Hanna: Same? He struggled, knew it wasn’t a good way to go for power and then followed along anyway. Nayan?
Theresa: Eh? Depends on 1) if we get a third season and 2) how interesting Prester John becomes. I didn’t find him particularly compelling, but it was a solid job with the role. I guess one of the things that is most interesting to me is that there was a generation of Crusaders who thought that the Mongols were Prester John’s army. This was earlier than Marco Polo’s timeline — when the Mongols were conquering the middle east. The Crusaders did better when the empires they faced were dealing with a Mongol threat out of the east. Ummm… Jingim?
Hanna: Poor Jingim. He got interesting fight work this season and a little mustache and a crazy wife and twins. I like him. Kokachin?
Theresa: For a solid second we thought that the real Blue Princess had actually survived.
Hanna: Embarrassed to say that this is true. Kokachin’s descent into madness was bloody well done. Husband and I called the Ophelia parallel relatively early, but it’s heartbreaking to watch and justified by the various traumas she has survived. Ahmad we’ve talked about…and Lotus. Niccolo?
Theresa: That has to be Marco’s father?
Theresa: He’s the worst. Great to see him back again.
Hanna: And that’s all the main crew? I think?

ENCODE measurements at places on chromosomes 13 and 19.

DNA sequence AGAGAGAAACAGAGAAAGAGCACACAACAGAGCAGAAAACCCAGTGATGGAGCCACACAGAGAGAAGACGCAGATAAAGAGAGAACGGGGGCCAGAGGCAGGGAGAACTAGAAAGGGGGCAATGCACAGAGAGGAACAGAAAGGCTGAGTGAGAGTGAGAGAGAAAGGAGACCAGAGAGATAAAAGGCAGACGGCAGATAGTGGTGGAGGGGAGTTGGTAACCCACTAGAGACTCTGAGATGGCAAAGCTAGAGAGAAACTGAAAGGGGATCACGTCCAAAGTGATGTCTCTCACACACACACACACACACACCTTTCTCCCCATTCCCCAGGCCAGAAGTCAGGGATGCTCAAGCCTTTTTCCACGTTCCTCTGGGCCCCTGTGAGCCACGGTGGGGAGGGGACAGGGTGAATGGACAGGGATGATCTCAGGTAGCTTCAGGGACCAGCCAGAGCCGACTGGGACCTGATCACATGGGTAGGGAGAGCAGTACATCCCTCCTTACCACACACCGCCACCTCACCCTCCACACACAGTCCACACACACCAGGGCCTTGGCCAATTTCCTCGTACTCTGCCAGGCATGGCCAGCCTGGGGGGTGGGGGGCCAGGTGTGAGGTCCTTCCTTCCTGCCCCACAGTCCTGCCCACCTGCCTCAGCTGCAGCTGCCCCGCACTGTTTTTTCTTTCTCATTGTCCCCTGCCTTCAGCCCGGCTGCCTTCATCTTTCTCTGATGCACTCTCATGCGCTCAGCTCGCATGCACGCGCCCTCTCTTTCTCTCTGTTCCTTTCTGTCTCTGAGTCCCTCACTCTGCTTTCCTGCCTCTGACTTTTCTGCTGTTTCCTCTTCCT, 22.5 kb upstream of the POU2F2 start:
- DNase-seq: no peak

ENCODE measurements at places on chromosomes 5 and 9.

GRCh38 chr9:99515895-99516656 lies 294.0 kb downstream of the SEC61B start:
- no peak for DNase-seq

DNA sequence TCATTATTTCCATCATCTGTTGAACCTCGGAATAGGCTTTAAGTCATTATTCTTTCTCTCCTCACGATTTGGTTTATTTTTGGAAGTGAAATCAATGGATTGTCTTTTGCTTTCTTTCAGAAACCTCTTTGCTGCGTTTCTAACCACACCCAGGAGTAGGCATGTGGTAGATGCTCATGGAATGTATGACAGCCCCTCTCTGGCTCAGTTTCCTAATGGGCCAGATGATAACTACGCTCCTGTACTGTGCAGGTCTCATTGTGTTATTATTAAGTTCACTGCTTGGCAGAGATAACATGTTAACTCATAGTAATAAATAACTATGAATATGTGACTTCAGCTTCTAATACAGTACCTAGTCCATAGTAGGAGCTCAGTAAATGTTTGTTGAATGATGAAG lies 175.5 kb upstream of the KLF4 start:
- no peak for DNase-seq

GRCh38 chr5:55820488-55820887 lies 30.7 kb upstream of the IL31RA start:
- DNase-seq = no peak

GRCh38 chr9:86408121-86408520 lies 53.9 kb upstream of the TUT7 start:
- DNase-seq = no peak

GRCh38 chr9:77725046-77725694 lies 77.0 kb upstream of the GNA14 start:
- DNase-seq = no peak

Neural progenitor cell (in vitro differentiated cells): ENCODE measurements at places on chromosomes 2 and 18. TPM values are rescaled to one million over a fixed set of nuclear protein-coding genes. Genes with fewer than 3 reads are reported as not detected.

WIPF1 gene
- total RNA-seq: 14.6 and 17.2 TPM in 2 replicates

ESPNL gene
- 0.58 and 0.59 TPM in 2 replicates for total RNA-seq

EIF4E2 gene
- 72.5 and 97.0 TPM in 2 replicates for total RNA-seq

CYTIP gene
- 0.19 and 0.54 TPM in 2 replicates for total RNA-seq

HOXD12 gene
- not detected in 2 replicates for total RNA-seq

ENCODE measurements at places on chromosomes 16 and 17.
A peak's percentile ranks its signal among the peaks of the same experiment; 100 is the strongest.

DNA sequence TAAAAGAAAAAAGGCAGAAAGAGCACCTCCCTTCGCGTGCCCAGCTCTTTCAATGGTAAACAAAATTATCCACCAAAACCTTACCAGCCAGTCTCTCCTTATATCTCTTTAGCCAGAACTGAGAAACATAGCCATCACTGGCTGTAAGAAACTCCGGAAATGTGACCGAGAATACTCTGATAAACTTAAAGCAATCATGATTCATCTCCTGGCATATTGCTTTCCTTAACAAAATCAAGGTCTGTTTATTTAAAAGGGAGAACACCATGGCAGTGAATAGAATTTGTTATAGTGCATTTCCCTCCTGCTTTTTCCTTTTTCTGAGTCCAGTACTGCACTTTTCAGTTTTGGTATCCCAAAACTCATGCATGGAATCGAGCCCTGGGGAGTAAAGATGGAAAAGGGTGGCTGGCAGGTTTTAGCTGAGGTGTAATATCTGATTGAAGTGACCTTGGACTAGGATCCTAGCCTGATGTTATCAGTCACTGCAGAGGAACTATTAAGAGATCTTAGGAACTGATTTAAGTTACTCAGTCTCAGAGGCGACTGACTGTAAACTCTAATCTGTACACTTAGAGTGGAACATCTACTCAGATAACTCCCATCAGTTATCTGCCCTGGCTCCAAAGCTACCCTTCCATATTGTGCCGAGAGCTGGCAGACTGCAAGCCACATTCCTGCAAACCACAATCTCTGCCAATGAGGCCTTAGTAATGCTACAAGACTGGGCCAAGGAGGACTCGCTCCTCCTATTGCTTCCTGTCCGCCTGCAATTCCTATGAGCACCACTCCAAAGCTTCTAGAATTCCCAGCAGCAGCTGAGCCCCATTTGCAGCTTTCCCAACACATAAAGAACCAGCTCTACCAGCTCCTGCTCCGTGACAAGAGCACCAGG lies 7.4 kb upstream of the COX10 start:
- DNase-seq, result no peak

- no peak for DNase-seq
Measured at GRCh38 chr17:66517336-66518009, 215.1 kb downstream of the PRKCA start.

Theresa: If not, then it’s close.
Hanna: Well, let’s call it and go with a closing thought or two.
Theresa: Marco Polo is visually lovely and has epic family drama.
Hanna: It’s got a handful of accents, some stilted writing and they better not have harmed any horses or sparrows in the making of this season!
Theresa: It’s got good fight work.
Hanna: It’s fun.
Theresa: It’s not Game of Thrones. And I mean that in a good way.
Hanna: Go watch the damn thing so we can talk about it. This is Hanna and Theresa signing off. G’night!
- I was worried that he was going to be able to hold his own against Michelle Yeoh’s character when they get into fisticuffs in the first episode of this season. Their engage/disengage/throat punch sequence brought such joy to my heart. This Marco Polo has been practicing his martial arts for a year or two now, so I’m fine with him showing some skills, but he’s nowhere near the best and that’s a good thing.
- I laughed at Mei Lin’s White Savior joke. Anyone? Anyone?
- To be fair, I think you could actually read the Oedipal situation as his having misremembered the song as being specific to him and that the inability to be certain if he had slept with his mother or not was enough to push him into destroying the Khan. And yes, it was clearly intended to be his mother, I just find the coincidence a bit much.
- Brooklyn Nine-Nine’s two Latinas and two black men in positions of authority are a great example of how this works.